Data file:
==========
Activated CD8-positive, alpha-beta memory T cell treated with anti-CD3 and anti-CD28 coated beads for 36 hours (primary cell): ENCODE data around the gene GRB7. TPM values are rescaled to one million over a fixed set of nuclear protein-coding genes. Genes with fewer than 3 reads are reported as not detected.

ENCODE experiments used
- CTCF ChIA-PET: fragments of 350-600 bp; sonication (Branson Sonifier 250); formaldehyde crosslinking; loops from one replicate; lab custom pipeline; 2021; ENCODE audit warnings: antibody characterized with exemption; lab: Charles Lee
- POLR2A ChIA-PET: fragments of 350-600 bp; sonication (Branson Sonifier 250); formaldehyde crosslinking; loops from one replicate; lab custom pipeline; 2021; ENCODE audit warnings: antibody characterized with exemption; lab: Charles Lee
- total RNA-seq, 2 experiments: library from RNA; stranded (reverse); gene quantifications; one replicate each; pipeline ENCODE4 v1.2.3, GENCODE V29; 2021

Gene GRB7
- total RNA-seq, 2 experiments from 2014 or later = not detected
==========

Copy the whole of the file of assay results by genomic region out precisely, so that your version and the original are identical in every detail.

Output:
Activated CD8-positive, alpha-beta memory T cell treated with anti-CD3 and anti-CD28 coated beads for 36 hours (primary cell): ENCODE data around the gene GRB7. TPM values are rescaled to one million over a fixed set of nuclear protein-coding genes. Genes with fewer than 3 reads are reported as not detected.

ENCODE experiments used
- CTCF ChIA-PET: fragments of 350-600 bp; sonication (Branson Sonifier 250); formaldehyde crosslinking; loops from one replicate; lab custom pipeline; 2021; ENCODE audit warnings: antibody characterized with exemption; lab: Charles Lee
- POLR2A ChIA-PET: fragments of 350-600 bp; sonication (Branson Sonifier 250); formaldehyde crosslinking; loops from one replicate; lab custom pipeline; 2021; ENCODE audit warnings: antibody characterized with exemption; lab: Charles Lee
- total RNA-seq, 2 experiments: library from RNA; stranded (reverse); gene quantifications; one replicate each; pipeline ENCODE4 v1.2.3, GENCODE V29; 2021

Gene GRB7
- total RNA-seq, 2 experiments from 2014 or later = not detected